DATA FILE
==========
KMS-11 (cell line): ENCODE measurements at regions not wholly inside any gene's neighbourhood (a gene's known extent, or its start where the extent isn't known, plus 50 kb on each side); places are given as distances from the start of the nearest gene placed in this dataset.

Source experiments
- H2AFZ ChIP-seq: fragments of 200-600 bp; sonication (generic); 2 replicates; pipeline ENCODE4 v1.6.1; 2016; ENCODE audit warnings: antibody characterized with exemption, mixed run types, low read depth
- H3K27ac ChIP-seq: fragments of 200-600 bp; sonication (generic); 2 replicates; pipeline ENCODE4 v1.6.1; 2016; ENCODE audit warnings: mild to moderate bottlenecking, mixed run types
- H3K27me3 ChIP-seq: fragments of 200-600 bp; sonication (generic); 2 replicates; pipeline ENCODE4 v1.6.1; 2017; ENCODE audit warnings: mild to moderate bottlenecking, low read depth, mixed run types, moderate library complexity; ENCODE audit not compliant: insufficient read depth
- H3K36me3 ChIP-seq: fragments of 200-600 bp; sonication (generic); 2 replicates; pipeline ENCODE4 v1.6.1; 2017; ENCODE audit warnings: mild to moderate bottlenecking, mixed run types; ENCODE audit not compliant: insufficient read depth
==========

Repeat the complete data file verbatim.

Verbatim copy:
KMS-11 (cell line): ENCODE measurements at regions not wholly inside any gene's neighbourhood (a gene's known extent, or its start where the extent isn't known, plus 50 kb on each side); places are given as distances from the start of the nearest gene placed in this dataset.

Source experiments
- H2AFZ ChIP-seq: fragments of 200-600 bp; sonication (generic); 2 replicates; pipeline ENCODE4 v1.6.1; 2016; ENCODE audit warnings: antibody characterized with exemption, mixed run types, low read depth
- H3K27ac ChIP-seq: fragments of 200-600 bp; sonication (generic); 2 replicates; pipeline ENCODE4 v1.6.1; 2016; ENCODE audit warnings: mild to moderate bottlenecking, mixed run types
- H3K27me3 ChIP-seq: fragments of 200-600 bp; sonication (generic); 2 replicates; pipeline ENCODE4 v1.6.1; 2017; ENCODE audit warnings: mild to moderate bottlenecking, low read depth, mixed run types, moderate library complexity; ENCODE audit not compliant: insufficient read depth
- H3K36me3 ChIP-seq: fragments of 200-600 bp; sonication (generic); 2 replicates; pipeline ENCODE4 v1.6.1; 2017; ENCODE audit warnings: mild to moderate bottlenecking, mixed run types; ENCODE audit not compliant: insufficient read depth